Social media seen as tool to track infectious disease outbreaks. Researchers in Singapore tasked with improving responses to the spread of infectious disease are looking to harness the data provided by social media in times of crisis. A taskforce examining the 2014 bird flu outbreak in China analyzed the microblogging site Weibo and compared it with traditional information hubs like the World Health Organization, news sites, and Chinese health authorities. The taskforce found that social media was effective for tracking the flu’s spread and was ahead of traditional sites in reporting new cases.

Trans-Pacific Partnership

TPP congressional future uncertain in 2016. President Barack Obama, in his year-end press conference, listed the Trans-Pacific Partnership (TPP) as one of his top legislative priorities before he leaves office, but the 12-nation agreement’s path through Congress is uncertain. On the House side, Speaker Paul Ryan has said he favors a quick vote, providing the TPP lives up to congressionally mandated Trade Promotion Authority standards. On the Senate side, however, Majority Leader Mitch McConnell has said there should not be a vote before the November 2016 elections.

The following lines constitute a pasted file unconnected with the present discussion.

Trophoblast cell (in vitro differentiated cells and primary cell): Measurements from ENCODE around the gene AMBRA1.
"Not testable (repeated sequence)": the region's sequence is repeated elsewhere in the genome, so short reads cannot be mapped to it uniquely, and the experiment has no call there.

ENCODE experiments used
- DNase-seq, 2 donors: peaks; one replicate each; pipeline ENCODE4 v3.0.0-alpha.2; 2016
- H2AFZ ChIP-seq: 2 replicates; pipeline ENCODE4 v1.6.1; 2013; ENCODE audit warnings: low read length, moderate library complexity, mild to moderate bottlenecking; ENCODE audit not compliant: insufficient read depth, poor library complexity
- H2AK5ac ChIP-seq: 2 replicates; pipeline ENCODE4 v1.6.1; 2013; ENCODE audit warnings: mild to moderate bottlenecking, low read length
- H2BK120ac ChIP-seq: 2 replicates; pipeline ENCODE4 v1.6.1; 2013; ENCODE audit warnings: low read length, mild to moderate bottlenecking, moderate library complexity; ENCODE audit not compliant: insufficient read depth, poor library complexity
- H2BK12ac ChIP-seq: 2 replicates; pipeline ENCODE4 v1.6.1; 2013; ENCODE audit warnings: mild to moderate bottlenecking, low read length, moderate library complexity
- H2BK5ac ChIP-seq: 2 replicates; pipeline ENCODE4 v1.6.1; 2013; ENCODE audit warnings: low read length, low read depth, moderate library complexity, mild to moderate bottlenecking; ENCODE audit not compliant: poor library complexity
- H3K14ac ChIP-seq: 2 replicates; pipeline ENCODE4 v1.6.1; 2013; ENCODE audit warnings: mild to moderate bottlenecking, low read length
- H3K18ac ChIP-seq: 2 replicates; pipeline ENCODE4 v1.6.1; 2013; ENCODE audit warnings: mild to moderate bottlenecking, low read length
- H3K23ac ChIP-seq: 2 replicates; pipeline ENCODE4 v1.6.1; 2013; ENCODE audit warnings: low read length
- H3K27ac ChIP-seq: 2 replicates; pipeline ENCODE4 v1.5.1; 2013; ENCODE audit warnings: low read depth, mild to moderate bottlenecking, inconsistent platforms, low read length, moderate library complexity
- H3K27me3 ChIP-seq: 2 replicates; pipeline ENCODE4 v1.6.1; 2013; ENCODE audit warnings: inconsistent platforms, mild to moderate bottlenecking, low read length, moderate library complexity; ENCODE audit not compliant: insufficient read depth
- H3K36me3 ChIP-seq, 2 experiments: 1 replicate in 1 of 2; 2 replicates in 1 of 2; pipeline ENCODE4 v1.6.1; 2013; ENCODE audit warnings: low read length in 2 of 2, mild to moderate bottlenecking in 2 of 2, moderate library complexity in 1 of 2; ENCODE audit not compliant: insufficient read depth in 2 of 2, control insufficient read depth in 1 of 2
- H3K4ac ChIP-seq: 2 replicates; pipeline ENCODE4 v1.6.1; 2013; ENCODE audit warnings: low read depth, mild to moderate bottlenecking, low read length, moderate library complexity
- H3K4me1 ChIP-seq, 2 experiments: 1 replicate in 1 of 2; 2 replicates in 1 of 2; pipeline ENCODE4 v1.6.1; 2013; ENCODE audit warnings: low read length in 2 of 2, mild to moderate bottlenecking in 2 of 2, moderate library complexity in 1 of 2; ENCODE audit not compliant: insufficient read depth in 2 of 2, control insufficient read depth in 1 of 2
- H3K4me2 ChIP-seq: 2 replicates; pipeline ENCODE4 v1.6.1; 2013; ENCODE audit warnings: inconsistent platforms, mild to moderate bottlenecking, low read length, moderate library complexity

National Association of Manufacturers, U.S. Chamber of Commerce endorse TPP . The National Association of Manufacturers (NAM) on January 4 released its official endorsement of the Trans-Pacific Partnership (TPP). Representing 11,000 small and large manufacturing companies, NAM is the largest industrial manufacturing trade association in the United States. Admitting the agreement is “not perfect” and that “principled objections” exist, NAM president Jay Timmons nonetheless urged Congress to quickly approve the deal. Timmons also encouraged the Obama administration to continue working with industry, Congress, and TPP member governments to “address remaining barriers, to raise standards, to promote the rule of law, and to further level the playing field for all.” The U.S. Chamber of Commerce, the most influential business group, on January 6 also publicly endorsed passing the TPP.